For example, she addresses the question of Muhammad’s sexual propensities and practices which have been sanctified in Islam because of his position in Islam as the messenger of God. According to Wafa Sultan, in her speech to the CFI Women in Secularism Conference, the problems with Islam are rooted in its founding documents, and are thus inescapable. Here is a clip from the speech (the whole of which is worthwhile watching):
In her book Wafa Sultan tells a story which painfully illustrates the position of women in Islam:
When I was a fourth-year medical student, at the bus stop one day near the hospital where I was doing my training, I saw two small boys aged about six and eight. Each boy had a small bird in his hand and was plucking out its feathers. The birds were cheeping with pain and struggling to escape. The sight upset me and I went over to the boys and said gently, “Boys, you mustn’t do that. Please stop it.” The elder boy fixed me with a piercing stare that seemed to penetrate every cell of my body and said vehemently, “There’s nothing wrong with plucking a bird. What is wrong is that a woman like you should be walking around off the leash in mixed company without a head covering. Go and bury yourself at home!” [149-150]
Notice particularly the bolded words said by a boy to an adult woman, as though he had a right to dismiss her as though she were a dog. And that is the point that Wafa Sultan is making about Islam, that this attitude towards women is written right into the foundation documents of the faith. Women are little more than domestic animals, and may be beaten like domestic animals too. They have no rights that are not granted to them by the men who have legitimate control over them. This abuse of women is legal in Islam.
In her speech she says that no society that disenfranchises half its population can prosper. But it is, in fact, worse than this. Women in Islam are not only disenfranchised. They are property. Indeed, that is one of the strongest points that Sultan makes in her book, that the entirety of Muslim law (Sharia) is based on proprietary relationships:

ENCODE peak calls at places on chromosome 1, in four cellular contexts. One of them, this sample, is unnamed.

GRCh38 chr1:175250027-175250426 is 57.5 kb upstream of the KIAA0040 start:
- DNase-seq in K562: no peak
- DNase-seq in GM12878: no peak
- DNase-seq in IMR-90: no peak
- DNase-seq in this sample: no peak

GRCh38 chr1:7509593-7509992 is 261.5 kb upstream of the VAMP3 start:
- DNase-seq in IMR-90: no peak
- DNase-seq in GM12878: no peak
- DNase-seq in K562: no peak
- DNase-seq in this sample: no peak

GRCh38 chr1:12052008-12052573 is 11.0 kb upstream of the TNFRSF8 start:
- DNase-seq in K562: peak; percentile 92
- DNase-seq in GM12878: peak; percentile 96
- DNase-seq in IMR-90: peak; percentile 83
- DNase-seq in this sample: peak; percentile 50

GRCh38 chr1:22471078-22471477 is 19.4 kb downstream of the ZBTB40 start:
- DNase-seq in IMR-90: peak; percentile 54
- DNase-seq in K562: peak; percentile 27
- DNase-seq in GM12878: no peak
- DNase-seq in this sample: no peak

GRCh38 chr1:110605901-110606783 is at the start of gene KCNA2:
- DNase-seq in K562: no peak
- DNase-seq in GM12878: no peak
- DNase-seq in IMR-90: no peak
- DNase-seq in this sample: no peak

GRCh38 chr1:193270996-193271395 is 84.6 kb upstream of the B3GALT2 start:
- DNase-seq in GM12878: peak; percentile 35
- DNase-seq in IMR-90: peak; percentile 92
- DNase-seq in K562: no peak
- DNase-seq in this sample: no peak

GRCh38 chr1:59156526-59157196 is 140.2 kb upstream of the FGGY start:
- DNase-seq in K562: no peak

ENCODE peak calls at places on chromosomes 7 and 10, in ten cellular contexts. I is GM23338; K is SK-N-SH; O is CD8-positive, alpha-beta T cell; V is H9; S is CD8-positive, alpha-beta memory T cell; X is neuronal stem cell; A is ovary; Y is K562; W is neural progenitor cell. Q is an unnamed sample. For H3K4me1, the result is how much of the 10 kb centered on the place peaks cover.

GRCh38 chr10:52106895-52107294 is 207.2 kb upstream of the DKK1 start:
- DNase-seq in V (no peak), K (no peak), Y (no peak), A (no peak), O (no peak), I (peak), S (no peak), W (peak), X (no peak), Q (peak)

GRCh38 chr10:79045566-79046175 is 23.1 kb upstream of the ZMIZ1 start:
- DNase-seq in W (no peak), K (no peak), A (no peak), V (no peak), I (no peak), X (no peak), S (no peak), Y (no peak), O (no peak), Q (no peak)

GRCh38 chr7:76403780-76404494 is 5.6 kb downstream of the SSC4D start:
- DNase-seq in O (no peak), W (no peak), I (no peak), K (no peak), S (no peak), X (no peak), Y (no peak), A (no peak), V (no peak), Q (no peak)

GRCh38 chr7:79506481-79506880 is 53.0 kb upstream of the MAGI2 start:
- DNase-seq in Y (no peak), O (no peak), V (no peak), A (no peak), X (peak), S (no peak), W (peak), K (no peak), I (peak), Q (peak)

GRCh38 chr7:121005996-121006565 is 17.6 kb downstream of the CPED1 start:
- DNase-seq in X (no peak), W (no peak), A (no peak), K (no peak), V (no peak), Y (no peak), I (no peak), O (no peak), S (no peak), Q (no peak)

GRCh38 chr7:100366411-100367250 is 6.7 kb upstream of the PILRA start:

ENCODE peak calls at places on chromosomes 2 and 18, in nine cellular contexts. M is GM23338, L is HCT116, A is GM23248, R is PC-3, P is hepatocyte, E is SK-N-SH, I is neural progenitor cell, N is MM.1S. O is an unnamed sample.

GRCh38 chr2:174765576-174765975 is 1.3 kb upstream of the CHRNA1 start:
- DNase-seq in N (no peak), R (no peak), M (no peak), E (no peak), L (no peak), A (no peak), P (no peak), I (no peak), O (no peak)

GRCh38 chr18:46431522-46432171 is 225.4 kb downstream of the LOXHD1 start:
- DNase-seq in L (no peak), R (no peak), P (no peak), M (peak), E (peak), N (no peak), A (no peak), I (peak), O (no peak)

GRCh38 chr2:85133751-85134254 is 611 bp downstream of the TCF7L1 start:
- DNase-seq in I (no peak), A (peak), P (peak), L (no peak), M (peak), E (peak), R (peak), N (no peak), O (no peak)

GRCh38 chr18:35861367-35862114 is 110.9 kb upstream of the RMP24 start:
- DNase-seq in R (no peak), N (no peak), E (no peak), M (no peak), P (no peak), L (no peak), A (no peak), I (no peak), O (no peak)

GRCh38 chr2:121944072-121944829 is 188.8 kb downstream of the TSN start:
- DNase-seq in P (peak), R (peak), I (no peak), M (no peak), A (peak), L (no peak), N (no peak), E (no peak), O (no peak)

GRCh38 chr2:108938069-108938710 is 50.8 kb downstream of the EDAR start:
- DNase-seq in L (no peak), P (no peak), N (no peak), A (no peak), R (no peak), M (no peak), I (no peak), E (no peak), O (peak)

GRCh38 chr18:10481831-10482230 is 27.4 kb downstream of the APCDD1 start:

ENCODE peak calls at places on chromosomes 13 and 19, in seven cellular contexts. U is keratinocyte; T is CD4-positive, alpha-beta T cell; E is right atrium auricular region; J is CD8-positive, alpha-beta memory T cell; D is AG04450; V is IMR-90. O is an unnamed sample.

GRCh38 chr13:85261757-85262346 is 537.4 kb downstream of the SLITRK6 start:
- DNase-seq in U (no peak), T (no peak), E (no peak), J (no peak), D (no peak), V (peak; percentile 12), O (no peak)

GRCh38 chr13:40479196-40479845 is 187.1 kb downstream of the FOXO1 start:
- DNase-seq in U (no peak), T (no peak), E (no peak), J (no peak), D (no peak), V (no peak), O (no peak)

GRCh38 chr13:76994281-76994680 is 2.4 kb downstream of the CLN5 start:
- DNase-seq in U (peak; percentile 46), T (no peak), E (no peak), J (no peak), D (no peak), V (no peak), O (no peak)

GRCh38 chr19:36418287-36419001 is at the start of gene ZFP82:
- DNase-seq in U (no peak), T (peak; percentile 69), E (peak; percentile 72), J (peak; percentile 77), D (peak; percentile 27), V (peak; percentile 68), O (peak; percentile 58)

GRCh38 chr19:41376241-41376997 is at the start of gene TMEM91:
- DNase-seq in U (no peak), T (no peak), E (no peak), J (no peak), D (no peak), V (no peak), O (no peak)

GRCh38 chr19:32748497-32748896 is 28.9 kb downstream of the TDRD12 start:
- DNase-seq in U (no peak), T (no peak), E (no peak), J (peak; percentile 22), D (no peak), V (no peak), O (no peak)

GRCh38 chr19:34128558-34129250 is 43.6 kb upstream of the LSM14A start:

All social institutions in Muslim society are founded on oppressive proprietary relationships. Muslim society has been a slave society since it came into being and has remained so ever since. 
As she says elsewhere, “Muslim women live as men’s slaves,” (139) something she underlines by recording the hadith (a saying of the prophet) that “[a] man has a right to expect his wife, if his nose runs with blood, or mucus or pus, to lick it up with her tongue.”
Muhammad treated women as property. Sultan provides three examples. There is, first, the fact that he took as his wife, and consummated their relationship, the wife of a Jew who was killed, along with her father and brother, on the very same day that Muhammad killed them. The position of women in Islam could not be more clearly illustrated. They are possessions, nothing more. Second, there is his the case of Aisha, with whom the prophet contracted marriage when she was six and he fifty, consummating the marriage when the girl was nine. The story from a biography of the prophet, in Aisha’s words, goes as follows:
The Prophet married me when I was six years old and the marriage was consummated when I was nine. The Prophet of God came to our home in company with men and women who were among his followers. My mother came [to me] while I was in a swing between the branches of a tree and made me come down. She smoothed my hair, wiped my face with a little water then came forward and led me to the door. She stopped me while I calmed myself a little. Then she took me in. The Prophet of God was sitting on a bed